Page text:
ATHENS – A corruption prosecutor has charged five former high-ranking employees of the Center for Disease Control and Prevention (KEELPNO) with breach of faith and fraud over 74 alleged unlawful recruited hirings.
That comes under laws allowing charges for wrongdoing that bring losses to the state, with the accusations saying the officials were involved from 2010-15 and include a former chief of the agency who wasn’t named.
The case file is the second for unlawful hirings, following one in June, 2018 for 24 positions allegedly authorized by the same people facing the current charges. The charges were brought after a report from public administration inspectors.
In April, 2017, Parliament voted to look into a series of alleged health care scandals going back more than 20 years but excluded the current coalition of the Radical Left SYRIZA
Prime Minister Alexis Tsipras then referred to “clouds gathering over the health sector… one scandal after another,” pointing to the case of KEELPNO for allegedly using 1.2 million euros ($1.29 million) to advertise when critics said it could have been done for free.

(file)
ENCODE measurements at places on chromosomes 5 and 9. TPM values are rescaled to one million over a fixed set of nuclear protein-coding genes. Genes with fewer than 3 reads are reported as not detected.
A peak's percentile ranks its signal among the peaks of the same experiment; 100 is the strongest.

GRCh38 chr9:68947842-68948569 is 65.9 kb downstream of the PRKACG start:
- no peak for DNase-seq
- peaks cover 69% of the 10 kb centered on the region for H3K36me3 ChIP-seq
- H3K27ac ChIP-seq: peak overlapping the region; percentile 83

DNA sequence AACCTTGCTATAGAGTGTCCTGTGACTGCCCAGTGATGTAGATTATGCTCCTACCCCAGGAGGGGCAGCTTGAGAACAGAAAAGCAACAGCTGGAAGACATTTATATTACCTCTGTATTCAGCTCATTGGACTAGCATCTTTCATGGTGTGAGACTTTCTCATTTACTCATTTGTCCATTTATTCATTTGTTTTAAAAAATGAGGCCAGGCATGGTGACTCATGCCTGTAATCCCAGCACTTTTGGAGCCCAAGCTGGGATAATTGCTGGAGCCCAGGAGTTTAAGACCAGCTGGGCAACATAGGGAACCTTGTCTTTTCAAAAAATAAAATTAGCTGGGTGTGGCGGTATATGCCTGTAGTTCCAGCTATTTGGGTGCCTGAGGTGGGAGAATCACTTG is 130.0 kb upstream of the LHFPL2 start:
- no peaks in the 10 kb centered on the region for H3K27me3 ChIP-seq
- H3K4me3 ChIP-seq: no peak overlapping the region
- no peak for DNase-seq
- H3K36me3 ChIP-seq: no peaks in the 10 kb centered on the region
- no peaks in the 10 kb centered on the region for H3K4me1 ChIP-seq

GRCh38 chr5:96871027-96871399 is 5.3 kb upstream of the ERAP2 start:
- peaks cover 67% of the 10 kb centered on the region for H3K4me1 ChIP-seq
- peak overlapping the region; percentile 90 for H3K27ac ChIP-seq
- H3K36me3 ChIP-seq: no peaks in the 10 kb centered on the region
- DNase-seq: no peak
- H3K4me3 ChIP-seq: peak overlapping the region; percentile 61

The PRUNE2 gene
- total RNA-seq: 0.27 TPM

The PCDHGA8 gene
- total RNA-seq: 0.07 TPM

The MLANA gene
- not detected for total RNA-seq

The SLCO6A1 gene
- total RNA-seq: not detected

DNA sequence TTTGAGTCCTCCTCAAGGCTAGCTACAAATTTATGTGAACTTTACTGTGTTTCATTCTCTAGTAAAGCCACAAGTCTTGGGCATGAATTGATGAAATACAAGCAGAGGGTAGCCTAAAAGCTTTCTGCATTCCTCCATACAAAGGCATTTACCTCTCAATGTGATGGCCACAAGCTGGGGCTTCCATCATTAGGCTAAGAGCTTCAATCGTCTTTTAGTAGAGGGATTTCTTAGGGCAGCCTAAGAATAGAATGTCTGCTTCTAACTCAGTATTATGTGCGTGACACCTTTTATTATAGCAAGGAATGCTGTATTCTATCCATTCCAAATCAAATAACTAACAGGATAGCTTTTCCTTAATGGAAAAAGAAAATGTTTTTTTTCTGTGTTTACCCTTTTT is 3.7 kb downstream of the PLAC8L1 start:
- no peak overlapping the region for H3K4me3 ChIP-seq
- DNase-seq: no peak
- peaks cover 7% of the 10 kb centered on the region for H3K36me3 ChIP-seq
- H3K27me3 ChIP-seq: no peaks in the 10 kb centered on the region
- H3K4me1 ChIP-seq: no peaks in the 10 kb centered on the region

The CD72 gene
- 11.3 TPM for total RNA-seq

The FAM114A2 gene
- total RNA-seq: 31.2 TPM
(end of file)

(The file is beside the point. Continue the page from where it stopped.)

In December, 2015, KEELPNO hit back at a report by public health service inspectors which claimed that some of the center’s state funding was mismanaged with unjustifiable sums spent on media campaigns.
In a letter to the Health Ministry, KEELPNO claimed the report contained “expedient, not legitimate criticism” and did not include the center’s own observations.
The report, which was handed to prosecutors, found that 1.5 million euros ($1.71 million) spent by KEELPNO on campaigns from 2012-14 comprised “social messages” that could have been aired for free. It also noted that some of the campaigns, for cancer and generic drugs, did not fall within the agency’s authority.
KEELPNO said it has been the competent authority for public awareness on chronic diseases including cancer since 2005 and few campaigns are publicized without cost and that free announcements are put on air when very few people are watching or listening.